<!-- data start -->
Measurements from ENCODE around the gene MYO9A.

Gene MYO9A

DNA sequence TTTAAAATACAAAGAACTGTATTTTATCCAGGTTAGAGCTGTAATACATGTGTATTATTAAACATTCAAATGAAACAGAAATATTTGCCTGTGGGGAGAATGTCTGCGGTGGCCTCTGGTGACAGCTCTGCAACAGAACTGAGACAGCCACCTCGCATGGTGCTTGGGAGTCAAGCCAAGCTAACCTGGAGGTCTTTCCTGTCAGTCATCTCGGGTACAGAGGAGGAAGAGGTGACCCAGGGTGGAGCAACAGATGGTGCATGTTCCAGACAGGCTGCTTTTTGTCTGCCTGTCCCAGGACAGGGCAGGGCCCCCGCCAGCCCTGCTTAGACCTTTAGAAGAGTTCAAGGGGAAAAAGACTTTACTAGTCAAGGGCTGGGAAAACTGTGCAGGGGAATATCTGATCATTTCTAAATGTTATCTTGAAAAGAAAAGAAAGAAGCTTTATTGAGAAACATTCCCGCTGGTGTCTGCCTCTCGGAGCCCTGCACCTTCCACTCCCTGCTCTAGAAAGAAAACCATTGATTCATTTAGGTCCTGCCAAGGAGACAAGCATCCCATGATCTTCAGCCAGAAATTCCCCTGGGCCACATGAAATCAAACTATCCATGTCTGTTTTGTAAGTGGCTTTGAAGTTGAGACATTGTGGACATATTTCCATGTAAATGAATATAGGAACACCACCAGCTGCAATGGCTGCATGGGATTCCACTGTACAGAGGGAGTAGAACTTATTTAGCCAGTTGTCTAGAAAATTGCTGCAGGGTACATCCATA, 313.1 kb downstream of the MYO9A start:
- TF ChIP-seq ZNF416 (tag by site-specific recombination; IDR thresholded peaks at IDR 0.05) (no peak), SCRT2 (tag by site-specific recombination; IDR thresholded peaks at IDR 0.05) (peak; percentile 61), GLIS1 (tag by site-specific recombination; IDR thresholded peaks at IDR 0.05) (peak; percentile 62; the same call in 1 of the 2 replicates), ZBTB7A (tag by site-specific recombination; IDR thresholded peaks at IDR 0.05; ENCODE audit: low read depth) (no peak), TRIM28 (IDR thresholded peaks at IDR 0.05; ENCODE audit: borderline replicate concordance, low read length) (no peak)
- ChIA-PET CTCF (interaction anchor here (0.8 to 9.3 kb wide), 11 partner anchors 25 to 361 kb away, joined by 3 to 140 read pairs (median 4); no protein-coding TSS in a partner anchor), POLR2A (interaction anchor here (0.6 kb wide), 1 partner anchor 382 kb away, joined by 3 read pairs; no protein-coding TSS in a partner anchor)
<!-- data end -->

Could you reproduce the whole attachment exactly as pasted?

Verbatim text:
Measurements from ENCODE around the gene MYO9A.

Gene MYO9A

DNA sequence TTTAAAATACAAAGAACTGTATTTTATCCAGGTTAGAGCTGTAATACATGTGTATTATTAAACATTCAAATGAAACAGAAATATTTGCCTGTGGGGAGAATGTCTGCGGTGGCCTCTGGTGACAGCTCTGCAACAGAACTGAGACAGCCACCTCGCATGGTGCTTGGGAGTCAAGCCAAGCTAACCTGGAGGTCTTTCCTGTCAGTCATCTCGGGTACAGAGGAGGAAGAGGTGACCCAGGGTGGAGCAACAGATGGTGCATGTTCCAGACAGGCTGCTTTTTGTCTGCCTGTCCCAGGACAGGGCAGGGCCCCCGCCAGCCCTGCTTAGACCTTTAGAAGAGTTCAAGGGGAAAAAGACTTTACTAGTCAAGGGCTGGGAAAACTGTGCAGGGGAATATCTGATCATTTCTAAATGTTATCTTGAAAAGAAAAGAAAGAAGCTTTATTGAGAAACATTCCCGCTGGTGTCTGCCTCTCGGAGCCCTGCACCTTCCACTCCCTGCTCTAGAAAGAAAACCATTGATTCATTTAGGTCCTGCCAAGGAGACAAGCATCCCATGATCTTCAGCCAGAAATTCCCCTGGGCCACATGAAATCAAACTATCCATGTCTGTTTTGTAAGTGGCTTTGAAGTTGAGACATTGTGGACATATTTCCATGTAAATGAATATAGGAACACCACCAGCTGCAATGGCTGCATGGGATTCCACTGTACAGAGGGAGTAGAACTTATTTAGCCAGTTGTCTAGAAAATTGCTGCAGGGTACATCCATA, 313.1 kb downstream of the MYO9A start:
- TF ChIP-seq ZNF416 (tag by site-specific recombination; IDR thresholded peaks at IDR 0.05) (no peak), SCRT2 (tag by site-specific recombination; IDR thresholded peaks at IDR 0.05) (peak; percentile 61), GLIS1 (tag by site-specific recombination; IDR thresholded peaks at IDR 0.05) (peak; percentile 62; the same call in 1 of the 2 replicates), ZBTB7A (tag by site-specific recombination; IDR thresholded peaks at IDR 0.05; ENCODE audit: low read depth) (no peak), TRIM28 (IDR thresholded peaks at IDR 0.05; ENCODE audit: borderline replicate concordance, low read length) (no peak)
- ChIA-PET CTCF (interaction anchor here (0.8 to 9.3 kb wide), 11 partner anchors 25 to 361 kb away, joined by 3 to 140 read pairs (median 4); no protein-coding TSS in a partner anchor), POLR2A (interaction anchor here (0.6 kb wide), 1 partner anchor 382 kb away, joined by 3 read pairs; no protein-coding TSS in a partner anchor)